Five Lessons on School Performance Frameworks from Five Cities

While an increasing number of cities have implemented school performance frameworks (SPFs), very little has been written about how these tools compare with one another.

SPFs provide information on school performance and quality across a variety of measures to numerous stakeholders, and New York, New Orleans, Denver, Chicago, and Washington, D.C. have all had their own version for, in some cases, more than five years.

Still, few resources exist for district leaders interested in SPF redesign or development. That’s where Bellwether’s newest project comes in.

“School Performance Frameworks: Lessons, Cases, and Purposeful Design,” a report and website available at SchoolPerformanceFrameworks.org, analyzes long-standing school performance frameworks in five cities.

Here are five key findings:

  1. SPFs have three primary purposes.

Who are SPFs designed for and how are they intended to be used? These answers vary, but based on our analysis, SPFs generally have three purposes. We refer to these primary purposes as “use cases,” a term adopted from the world of technology which helps designers envision how their product will be used in the end. In the case of SPF design, the three primary use cases are:

  • System Management and Accountability: SPFs designed to give system leaders a clear sense of performance across a wide variety of schools and support data-driven action to manage and improve performance.
  • School Continuous Improvement: SPFs designed to provide school leaders with detailed information to drive continuous improvement in their school, and support budgeting, staffing, and programmatic changes.
  • Family and Community Information: SPFs designed to give families and community members understandable, actionable information about school performance to help make choices for their students, engage in their student’s school, and/or advocate for changes at the school and system level.
  1. No SPF can “do it all.”

It is possible for an SPF to serve more than one purpose, but it is difficult for any SPF to completely meet the needs of system leaders, school leaders, and family members all at once. In fact, system leaders we spoke with acknowledged that trying to design an SPF that “did it all” was deeply problematic and confusing, and in some cases meant that no stakeholders were served well. Instead, at the outset of the SPF process, system leaders should:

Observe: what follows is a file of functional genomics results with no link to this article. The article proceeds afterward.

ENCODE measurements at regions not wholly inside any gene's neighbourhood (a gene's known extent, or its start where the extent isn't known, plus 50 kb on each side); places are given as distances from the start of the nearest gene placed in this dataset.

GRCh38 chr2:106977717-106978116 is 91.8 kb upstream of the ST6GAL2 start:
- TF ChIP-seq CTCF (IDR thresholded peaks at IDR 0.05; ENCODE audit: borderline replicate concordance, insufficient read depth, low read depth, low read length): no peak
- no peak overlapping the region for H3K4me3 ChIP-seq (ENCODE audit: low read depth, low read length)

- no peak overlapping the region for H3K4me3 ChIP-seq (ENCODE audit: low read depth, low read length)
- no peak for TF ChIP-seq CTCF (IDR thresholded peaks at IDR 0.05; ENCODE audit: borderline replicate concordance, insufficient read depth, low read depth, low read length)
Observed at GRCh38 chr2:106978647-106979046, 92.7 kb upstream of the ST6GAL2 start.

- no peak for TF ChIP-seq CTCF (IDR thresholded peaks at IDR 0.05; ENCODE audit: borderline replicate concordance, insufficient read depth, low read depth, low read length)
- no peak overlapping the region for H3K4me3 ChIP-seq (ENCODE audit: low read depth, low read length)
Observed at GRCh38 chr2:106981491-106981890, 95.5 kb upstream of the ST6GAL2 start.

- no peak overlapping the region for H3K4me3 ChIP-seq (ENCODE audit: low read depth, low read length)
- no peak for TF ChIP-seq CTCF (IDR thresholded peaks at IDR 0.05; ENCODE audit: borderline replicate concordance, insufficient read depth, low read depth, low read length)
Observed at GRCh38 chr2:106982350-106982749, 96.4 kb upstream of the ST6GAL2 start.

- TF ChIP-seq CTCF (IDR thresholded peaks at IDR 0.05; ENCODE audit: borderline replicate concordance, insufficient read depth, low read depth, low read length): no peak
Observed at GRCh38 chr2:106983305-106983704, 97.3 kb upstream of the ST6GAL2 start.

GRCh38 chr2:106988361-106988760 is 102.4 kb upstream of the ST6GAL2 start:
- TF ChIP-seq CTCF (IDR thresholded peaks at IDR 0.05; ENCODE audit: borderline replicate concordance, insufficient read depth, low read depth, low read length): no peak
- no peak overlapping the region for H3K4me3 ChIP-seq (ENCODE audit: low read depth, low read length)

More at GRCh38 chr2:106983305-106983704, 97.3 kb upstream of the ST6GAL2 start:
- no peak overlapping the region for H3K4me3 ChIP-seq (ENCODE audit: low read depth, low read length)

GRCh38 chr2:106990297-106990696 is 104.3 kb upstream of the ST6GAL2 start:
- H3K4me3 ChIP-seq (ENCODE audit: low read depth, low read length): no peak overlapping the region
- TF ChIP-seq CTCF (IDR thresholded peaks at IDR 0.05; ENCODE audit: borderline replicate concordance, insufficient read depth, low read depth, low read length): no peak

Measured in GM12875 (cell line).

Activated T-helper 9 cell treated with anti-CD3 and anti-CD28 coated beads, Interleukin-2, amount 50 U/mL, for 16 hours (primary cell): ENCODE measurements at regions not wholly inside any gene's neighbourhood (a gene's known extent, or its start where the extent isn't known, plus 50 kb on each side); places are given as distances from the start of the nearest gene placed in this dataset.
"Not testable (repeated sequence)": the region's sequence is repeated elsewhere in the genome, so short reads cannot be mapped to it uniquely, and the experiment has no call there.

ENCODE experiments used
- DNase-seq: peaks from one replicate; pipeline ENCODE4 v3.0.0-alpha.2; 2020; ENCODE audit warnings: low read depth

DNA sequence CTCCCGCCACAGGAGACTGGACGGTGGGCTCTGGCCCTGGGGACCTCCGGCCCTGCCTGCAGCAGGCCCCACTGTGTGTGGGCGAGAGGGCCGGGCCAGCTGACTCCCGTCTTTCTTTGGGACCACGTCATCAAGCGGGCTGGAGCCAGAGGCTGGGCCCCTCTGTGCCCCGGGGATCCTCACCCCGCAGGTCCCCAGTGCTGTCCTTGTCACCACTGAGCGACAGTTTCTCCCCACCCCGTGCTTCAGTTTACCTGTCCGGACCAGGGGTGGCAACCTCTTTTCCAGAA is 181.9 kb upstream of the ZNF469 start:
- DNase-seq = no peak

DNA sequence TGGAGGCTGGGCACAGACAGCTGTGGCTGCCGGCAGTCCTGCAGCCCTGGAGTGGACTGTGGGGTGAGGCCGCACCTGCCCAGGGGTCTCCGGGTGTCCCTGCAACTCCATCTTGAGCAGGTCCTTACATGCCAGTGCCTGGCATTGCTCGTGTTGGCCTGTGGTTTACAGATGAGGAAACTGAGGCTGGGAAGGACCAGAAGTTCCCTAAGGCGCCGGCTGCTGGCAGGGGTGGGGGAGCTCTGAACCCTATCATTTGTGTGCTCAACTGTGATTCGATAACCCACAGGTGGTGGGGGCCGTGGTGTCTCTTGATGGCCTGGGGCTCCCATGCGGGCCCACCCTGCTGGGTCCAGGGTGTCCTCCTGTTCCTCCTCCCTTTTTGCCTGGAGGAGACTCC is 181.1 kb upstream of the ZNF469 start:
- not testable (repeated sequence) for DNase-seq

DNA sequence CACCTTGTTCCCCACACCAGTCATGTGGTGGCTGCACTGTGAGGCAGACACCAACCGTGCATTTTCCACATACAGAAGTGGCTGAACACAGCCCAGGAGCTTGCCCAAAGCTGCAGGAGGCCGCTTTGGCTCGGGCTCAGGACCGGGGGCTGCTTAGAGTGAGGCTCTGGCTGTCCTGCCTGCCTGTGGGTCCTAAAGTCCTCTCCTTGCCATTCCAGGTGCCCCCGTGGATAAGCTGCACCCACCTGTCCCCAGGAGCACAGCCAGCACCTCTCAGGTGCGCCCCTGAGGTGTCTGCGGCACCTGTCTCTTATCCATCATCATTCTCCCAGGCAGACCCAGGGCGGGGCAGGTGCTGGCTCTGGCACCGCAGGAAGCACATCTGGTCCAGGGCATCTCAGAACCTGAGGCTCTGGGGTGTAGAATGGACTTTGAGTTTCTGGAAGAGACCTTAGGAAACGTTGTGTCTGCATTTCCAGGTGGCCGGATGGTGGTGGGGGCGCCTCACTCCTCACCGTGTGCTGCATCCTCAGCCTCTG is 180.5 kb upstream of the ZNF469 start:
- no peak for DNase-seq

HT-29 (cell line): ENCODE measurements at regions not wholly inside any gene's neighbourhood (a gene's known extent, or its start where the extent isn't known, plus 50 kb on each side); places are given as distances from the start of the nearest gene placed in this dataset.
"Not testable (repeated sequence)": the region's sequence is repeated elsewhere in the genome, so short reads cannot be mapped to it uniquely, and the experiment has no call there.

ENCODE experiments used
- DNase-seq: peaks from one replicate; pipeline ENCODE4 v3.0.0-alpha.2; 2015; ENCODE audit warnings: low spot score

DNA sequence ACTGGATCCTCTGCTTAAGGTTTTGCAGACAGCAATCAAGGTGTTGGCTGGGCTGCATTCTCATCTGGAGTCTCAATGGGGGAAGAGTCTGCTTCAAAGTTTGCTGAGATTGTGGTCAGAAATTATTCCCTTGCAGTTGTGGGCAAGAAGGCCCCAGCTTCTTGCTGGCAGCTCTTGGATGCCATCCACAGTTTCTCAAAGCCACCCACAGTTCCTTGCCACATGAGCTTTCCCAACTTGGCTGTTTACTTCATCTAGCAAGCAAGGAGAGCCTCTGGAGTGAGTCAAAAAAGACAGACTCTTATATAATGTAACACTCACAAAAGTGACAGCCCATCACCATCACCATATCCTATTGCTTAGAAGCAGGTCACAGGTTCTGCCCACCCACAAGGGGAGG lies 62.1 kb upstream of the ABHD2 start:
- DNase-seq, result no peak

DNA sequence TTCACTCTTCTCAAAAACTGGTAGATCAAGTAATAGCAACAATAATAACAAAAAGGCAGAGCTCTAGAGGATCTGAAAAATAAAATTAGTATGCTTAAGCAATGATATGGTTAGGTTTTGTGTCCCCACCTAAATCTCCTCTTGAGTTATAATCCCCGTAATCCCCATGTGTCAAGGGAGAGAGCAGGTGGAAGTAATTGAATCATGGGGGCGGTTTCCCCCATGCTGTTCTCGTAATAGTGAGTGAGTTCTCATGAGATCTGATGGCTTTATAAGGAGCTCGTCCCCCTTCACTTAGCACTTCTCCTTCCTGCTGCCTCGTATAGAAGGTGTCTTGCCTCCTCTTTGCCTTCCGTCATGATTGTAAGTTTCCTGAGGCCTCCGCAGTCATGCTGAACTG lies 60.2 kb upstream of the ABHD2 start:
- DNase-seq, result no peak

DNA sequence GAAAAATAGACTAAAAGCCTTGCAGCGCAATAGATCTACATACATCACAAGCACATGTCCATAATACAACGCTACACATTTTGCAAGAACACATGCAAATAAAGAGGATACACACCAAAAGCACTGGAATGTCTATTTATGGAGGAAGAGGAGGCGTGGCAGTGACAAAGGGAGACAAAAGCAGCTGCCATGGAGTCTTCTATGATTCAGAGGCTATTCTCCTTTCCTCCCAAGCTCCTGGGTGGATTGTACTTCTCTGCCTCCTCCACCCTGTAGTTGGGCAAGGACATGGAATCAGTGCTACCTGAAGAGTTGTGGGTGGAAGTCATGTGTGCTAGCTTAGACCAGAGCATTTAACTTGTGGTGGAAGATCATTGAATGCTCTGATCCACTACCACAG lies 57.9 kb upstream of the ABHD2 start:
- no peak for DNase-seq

• Lay out clear goals for the SPF
  • Identify the primary and secondary use cases the SPF will serve and clearly communicate which purposes the SPF will not serve
  • Identify other tools and resources that already serve the needs of user groups to avoid redundancy and confusion (e.g., state ESSA report cards for system leaders, or community-based resources to help families choose a school)
  1. Intentional communication with stakeholders is critical.

The purpose of an SPF is to communicate information about school quality to district leaders, school leaders, and/or families. In order for an SPF to be successful, leaders must proactively consider the needs and priorities of these different groups, and the best methods to communicate with different audiences — prior to implementing an SPF. This means that district leaders should begin the process by developing a strong communications strategy to engage key stakeholders and then solicit their input.

  1. SPF metrics and methods must align with system goals.

Almost every district has long-term goals for student outcomes. Regardless of which use case the SPF intends to serve, an effective SPF should align with these goals. This means that if a district has set a goal of emphasizing student growth, this should be reflected in the SPF. In this example, it would be illogical to base school ratings entirely on student achievement.

  1. SPF creation can be a time- and resource-intensive process.

District leaders should determine if they have the staff capacity, data, and expertise to lead an SPF creation process. Leaders interested in a truncated, simpler timeline might consider adapting the state rating system to meet local needs. Creating or substantially revising an SPF could take at least one school year or longer, and even then, system leaders will need time and a strategy to help all users understand the system and its goals.

Want learn more about how the cities we studied incorporated these lessons and others into their SFP development process? Find multimedia profiles of each city’s SPF at SchoolPerformanceFrameworks.org and read more in our report available on the same site.